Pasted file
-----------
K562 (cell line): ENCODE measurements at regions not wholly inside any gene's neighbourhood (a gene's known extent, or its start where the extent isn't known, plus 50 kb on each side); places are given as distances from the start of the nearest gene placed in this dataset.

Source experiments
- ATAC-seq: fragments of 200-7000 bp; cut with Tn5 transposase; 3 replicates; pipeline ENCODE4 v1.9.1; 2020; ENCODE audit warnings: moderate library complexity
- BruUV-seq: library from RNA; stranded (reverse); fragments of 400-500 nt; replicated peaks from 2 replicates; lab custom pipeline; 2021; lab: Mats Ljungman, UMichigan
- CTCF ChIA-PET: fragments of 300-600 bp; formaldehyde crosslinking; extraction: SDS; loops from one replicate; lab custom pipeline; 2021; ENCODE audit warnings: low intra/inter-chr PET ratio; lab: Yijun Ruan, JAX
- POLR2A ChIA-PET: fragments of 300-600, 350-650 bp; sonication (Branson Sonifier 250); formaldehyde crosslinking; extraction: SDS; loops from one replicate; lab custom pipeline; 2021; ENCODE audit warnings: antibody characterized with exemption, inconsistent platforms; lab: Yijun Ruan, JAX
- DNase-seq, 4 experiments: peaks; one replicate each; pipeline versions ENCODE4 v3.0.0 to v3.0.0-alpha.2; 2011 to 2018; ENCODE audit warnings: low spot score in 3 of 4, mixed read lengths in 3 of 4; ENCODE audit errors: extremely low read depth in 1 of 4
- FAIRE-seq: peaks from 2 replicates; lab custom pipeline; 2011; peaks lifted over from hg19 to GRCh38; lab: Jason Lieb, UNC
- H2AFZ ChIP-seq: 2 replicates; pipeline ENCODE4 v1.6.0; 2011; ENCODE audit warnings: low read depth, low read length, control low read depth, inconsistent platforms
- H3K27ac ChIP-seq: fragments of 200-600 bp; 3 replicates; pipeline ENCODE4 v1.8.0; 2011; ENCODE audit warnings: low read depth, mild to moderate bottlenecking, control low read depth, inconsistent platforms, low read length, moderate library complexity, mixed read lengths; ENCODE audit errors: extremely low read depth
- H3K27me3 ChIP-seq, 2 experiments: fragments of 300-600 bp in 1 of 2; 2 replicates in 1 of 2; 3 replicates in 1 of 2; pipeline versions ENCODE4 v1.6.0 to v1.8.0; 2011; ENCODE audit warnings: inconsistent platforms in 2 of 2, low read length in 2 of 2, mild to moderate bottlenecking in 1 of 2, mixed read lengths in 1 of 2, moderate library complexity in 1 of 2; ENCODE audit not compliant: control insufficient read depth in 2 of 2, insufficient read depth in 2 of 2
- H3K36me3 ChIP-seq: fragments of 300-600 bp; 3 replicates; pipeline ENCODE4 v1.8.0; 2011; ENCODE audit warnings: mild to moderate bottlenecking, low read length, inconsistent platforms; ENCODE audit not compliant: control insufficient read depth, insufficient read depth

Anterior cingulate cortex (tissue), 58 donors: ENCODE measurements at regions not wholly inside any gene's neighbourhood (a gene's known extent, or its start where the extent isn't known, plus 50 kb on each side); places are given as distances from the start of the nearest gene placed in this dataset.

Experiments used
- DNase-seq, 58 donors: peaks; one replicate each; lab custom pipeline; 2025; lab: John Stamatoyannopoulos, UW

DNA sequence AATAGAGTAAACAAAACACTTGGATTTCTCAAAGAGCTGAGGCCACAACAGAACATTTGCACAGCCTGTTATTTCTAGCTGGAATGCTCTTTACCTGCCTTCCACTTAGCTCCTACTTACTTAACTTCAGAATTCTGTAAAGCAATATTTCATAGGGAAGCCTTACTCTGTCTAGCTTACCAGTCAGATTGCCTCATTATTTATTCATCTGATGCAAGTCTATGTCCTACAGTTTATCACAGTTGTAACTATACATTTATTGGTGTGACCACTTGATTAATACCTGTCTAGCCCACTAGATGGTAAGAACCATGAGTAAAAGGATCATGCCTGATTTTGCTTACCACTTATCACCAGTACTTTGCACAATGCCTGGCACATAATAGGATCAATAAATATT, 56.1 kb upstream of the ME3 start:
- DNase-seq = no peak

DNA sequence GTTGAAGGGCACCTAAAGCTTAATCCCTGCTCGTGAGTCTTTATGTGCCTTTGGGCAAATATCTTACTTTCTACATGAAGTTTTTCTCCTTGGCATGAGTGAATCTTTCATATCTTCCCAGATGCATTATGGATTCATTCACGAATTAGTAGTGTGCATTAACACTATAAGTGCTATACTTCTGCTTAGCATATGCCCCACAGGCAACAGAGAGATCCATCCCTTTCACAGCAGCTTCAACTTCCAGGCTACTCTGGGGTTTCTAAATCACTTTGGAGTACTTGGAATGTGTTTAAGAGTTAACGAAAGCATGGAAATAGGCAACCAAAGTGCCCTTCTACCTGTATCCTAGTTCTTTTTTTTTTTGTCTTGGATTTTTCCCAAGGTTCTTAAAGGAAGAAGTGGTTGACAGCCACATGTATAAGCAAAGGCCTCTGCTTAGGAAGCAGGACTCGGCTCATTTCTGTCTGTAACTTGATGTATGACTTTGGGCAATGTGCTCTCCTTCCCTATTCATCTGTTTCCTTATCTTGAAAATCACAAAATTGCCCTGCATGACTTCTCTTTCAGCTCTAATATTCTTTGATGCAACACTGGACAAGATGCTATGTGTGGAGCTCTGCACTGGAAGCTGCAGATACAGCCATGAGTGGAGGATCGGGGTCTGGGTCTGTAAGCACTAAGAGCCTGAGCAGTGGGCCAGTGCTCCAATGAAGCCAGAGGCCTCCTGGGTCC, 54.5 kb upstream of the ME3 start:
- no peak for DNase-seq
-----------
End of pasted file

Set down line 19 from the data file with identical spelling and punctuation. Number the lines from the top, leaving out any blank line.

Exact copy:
- no peak for DNase-seq